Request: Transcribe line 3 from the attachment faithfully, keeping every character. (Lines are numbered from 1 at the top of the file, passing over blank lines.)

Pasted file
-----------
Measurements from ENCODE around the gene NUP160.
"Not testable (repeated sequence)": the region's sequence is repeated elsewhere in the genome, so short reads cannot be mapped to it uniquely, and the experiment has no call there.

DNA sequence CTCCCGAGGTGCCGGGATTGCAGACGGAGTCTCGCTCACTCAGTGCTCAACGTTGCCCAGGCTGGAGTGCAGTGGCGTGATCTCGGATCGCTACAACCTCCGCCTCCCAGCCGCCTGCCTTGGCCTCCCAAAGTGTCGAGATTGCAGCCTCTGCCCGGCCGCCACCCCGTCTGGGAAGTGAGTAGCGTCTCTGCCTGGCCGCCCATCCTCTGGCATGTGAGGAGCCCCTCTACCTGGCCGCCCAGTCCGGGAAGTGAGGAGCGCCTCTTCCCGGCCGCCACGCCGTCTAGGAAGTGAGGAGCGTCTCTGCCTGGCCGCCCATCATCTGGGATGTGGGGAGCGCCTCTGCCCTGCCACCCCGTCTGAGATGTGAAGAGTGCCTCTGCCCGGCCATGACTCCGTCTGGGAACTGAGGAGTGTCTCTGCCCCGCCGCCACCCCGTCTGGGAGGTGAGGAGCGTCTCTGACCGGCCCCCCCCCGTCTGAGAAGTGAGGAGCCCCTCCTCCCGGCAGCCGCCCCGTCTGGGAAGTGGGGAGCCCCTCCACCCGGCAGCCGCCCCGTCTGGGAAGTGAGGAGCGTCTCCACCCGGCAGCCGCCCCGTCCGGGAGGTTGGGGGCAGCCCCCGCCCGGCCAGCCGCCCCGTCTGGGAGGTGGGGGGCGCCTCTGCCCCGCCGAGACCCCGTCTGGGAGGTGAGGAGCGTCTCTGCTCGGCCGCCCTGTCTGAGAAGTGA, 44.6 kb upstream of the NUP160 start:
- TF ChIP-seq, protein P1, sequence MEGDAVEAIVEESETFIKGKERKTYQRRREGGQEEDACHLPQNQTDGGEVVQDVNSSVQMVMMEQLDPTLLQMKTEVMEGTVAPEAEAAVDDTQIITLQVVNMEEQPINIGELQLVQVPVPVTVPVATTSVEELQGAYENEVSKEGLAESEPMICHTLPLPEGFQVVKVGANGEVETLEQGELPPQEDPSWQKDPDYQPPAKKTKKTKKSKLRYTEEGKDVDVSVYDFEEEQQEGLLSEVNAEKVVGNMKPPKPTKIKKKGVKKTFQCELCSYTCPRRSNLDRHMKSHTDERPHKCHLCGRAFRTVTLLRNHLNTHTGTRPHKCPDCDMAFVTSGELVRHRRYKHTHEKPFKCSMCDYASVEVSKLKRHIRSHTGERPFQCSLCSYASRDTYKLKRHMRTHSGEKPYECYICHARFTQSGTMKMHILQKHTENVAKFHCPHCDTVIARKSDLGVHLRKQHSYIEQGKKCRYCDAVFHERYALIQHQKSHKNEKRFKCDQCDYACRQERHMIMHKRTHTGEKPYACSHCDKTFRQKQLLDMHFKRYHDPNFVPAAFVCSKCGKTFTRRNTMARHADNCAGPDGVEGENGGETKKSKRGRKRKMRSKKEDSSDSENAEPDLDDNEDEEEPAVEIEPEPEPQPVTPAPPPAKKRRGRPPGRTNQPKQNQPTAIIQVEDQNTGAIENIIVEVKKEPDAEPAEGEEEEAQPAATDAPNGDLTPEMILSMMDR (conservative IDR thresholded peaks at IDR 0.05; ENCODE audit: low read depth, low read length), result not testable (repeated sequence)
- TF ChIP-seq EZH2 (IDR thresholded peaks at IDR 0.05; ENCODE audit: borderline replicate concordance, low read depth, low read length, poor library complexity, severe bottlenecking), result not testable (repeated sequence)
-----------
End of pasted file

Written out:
DNA sequence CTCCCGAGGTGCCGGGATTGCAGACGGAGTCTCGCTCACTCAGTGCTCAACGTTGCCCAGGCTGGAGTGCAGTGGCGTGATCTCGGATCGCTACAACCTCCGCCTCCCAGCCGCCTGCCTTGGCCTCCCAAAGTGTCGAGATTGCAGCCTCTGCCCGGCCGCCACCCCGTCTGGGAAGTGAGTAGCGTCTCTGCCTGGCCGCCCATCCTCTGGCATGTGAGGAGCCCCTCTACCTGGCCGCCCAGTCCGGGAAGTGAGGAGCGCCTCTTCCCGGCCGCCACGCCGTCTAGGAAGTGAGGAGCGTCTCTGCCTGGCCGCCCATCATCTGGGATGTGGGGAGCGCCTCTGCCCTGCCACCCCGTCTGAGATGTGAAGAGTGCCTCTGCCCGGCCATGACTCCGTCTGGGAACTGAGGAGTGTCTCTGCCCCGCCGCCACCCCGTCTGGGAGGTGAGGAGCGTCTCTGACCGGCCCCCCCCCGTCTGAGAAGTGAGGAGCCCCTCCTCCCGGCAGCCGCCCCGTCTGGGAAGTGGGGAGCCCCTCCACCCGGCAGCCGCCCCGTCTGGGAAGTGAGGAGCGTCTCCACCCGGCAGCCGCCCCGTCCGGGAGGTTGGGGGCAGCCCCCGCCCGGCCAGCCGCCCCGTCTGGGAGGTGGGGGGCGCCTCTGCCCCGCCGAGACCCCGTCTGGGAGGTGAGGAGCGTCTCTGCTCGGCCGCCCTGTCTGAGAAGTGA, 44.6 kb upstream of the NUP160 start: